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Zero: The Biography of a Dangerous Idea Paperback – September 1, 2000
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Why did the Church reject the use of zero? How did mystics of all stripes get bent out of shape over it? Is it true that science as we know it depends on this mysterious round digit? Zero opens up these questions and lets us explore the answers and their ramifications for our oh-so-modern lives. Seife has fun with his format, too, starting with chapter 0 and finishing with an appendix titled "Make Your Own Wormhole Time Machine." (Warning: don't get your hopes up too much.) There are enough graphs and equations to scare off serious numerophobes, but the real story is in the interactions between artists, scientists, mathematicians, religious and political leaders, and the rest of us--it seems we really do have nothing in common. --Rob Lightner --This text refers to an out of print or unavailable edition of this title.
From Publishers Weekly
Copyright 2000 Reed Business Information, Inc. --This text refers to an out of print or unavailable edition of this title.
Top Customer Reviews
Charles Seife, from the beginning, reifies zero: the author accepts the misconception that zero is some sort of actually existing mystical force resting at the center of black holes. He doesn't step back to take a look at the concept as concept. Nor does he appear to keep in mind that mathematics is the science of measurement, or that time is not a force or dimension, but merely a measurement of motion. This distorts his perspective, from which he attempts to refute Aristotle's refutation of the existence of the void: for Seife, zero exists and is a force in and of itself. In Seife's hands, zero certainly is a dangerous idea!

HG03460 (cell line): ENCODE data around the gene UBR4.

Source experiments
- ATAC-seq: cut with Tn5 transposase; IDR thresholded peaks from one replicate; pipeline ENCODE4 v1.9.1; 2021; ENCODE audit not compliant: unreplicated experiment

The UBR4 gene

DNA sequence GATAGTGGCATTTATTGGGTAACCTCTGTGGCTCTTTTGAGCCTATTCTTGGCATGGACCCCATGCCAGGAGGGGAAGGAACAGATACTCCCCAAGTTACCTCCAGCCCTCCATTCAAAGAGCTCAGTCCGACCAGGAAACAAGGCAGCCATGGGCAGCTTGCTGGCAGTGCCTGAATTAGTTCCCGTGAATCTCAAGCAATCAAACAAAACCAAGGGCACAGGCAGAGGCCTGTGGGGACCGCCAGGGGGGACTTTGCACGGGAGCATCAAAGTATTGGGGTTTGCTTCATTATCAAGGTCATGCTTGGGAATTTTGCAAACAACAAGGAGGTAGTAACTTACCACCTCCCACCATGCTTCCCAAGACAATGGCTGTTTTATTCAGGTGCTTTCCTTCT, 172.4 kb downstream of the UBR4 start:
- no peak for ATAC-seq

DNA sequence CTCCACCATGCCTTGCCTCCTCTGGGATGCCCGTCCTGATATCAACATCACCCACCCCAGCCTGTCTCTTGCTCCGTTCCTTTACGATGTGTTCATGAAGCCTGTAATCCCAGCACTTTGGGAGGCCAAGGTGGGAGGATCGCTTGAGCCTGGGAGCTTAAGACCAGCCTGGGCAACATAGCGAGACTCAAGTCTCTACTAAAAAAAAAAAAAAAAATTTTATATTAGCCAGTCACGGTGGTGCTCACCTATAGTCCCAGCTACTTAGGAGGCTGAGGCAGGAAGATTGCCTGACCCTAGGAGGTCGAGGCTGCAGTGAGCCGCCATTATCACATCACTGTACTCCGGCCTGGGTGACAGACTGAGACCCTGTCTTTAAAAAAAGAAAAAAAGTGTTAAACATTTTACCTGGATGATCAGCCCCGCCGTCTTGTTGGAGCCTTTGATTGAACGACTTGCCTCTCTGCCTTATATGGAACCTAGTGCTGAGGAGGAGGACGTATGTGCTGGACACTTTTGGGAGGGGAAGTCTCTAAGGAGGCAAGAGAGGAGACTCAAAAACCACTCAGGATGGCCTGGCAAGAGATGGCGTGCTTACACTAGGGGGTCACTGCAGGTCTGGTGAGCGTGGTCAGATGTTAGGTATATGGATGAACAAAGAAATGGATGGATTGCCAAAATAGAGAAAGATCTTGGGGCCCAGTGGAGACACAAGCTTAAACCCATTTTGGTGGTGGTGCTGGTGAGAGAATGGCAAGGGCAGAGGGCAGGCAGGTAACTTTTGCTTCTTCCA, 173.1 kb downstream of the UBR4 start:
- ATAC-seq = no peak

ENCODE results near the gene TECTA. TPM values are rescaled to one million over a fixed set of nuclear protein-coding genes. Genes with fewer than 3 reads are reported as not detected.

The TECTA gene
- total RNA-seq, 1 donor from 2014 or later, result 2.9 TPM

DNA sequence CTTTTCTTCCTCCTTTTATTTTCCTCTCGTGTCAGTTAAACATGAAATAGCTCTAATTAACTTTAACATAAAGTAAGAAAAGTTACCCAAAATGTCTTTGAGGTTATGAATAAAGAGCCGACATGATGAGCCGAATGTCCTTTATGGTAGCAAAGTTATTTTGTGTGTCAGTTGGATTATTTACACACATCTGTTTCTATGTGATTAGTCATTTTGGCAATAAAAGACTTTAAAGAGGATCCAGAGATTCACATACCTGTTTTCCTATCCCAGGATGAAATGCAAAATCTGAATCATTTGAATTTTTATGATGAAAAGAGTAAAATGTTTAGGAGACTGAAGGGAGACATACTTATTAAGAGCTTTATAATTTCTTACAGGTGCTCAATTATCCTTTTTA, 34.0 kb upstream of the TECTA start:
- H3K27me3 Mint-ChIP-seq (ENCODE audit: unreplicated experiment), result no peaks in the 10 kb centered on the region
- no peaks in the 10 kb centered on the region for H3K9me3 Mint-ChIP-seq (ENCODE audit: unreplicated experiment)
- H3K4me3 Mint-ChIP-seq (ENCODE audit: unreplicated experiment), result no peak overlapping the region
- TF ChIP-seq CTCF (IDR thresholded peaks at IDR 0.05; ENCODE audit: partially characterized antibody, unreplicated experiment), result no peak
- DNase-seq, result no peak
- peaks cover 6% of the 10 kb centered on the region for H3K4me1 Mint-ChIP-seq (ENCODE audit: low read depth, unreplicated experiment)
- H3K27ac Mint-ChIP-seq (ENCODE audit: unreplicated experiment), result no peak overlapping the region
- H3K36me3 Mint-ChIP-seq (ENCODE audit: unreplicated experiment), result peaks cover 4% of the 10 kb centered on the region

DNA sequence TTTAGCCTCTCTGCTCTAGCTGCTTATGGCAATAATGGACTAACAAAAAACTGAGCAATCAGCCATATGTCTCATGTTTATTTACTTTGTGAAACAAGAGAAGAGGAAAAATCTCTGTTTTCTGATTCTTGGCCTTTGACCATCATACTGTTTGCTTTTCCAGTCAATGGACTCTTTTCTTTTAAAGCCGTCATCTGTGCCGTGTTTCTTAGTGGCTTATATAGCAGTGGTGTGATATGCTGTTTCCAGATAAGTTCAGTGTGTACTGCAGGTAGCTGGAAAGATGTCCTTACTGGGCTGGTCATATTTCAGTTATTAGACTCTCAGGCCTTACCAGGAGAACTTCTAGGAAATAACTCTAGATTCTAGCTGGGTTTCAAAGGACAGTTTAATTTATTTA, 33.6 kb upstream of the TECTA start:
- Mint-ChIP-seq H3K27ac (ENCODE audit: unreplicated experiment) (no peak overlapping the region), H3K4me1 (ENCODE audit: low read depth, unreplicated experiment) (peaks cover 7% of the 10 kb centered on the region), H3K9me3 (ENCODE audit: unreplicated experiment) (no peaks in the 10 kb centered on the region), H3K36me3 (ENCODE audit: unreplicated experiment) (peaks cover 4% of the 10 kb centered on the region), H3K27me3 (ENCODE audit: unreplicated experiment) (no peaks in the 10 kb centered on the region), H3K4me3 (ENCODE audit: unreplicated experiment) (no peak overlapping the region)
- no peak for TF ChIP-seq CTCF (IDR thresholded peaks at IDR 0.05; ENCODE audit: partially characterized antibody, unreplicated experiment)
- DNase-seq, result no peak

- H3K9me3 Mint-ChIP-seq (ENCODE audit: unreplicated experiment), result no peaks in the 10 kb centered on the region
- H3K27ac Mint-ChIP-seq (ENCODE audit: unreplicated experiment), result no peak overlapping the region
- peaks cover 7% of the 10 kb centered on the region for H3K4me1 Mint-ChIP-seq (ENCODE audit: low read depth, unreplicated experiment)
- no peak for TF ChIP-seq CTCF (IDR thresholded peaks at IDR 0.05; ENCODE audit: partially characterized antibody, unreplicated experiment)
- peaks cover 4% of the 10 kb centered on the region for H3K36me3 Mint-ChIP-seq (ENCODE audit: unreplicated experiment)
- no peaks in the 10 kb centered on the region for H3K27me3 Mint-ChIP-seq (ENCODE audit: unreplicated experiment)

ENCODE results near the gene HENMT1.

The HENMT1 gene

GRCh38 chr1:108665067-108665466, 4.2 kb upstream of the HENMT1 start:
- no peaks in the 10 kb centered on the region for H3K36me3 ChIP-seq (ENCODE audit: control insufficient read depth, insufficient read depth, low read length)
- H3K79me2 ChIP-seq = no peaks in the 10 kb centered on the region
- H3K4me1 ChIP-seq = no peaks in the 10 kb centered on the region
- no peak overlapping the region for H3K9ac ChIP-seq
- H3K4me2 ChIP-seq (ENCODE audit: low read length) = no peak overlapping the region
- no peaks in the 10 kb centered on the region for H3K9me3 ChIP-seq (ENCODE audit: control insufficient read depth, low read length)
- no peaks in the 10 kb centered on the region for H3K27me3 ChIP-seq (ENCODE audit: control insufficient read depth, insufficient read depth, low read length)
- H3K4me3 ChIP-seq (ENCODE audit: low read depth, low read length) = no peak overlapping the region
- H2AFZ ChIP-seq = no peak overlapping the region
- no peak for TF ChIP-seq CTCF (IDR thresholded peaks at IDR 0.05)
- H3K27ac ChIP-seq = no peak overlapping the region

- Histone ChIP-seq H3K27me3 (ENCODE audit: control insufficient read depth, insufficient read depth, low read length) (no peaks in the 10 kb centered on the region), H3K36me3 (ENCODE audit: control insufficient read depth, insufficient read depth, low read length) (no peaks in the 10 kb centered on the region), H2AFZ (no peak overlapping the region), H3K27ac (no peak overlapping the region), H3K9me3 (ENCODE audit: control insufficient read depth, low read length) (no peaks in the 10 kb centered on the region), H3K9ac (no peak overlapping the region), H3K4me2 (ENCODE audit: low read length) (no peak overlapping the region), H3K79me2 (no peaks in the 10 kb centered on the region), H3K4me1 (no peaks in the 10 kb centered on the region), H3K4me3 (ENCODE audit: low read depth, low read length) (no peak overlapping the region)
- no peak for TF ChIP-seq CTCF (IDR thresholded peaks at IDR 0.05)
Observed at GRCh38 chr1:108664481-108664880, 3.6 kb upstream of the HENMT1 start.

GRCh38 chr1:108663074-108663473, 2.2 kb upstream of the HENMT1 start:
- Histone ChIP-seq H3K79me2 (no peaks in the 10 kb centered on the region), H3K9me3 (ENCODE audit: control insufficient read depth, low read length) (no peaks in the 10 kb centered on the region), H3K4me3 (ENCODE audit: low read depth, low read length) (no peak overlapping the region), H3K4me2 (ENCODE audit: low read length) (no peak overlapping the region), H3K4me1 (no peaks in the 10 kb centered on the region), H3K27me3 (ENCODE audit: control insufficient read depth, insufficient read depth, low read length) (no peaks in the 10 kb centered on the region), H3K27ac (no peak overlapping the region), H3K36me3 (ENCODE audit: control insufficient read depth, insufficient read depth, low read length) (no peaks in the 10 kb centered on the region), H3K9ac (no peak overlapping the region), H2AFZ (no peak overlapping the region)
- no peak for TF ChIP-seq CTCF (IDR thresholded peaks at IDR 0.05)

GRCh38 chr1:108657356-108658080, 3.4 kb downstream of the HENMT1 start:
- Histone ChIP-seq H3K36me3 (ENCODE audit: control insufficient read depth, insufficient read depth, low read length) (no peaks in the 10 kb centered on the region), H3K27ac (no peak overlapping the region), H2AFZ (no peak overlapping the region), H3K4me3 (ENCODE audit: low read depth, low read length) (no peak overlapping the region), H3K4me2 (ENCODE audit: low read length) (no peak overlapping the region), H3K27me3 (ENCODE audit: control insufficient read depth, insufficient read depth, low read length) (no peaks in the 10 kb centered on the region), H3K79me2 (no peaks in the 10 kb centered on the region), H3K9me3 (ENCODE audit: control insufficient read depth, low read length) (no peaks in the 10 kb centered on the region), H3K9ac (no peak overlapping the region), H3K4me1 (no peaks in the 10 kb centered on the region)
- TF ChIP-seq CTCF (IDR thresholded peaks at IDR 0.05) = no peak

Robert Kaplan, on the other hand, delves deeper. His work is informed by an obvious love for history and classic literature, and while this results in many obscure literary asides, one feels that this book takes part in the Great Conversation. As a result he steps back and takes a critical look at the true meaning and usefulness of the concept as a concept. Is zero a number? Is it noun, adjective, or verb? Does it actually exist outside of conceptual consciousness or is it exclusively a tool of the mind?Read more ›
Although the book reads well, is nicely documented, and extensively researched, the author has a style that I found aggravating; his frequent use of poetic hyperbole. This limits the book's value for someone unfamiliar with basic concepts in mathematics and physics.
I'm not sure why Seife choose this style. There seems to be a movement (hopefully short lived) among science writers to dress up science and mathematics in poetic, flowery language. Whatever the reason, science has good reason to use strict meanings for words and a disciplined approach to scientific concepts. When authors poetically use words in technically incorrect ways they can make the prose pretty, but they often create confusion.
For example, Saif says "Zero and infinity are eternally locked in a struggle to engulf all the numbers. Like a Manichaean nightmare, the two sit on opposite poles of the number sphere, sucking numbers in like tiny black holes." [p. 145]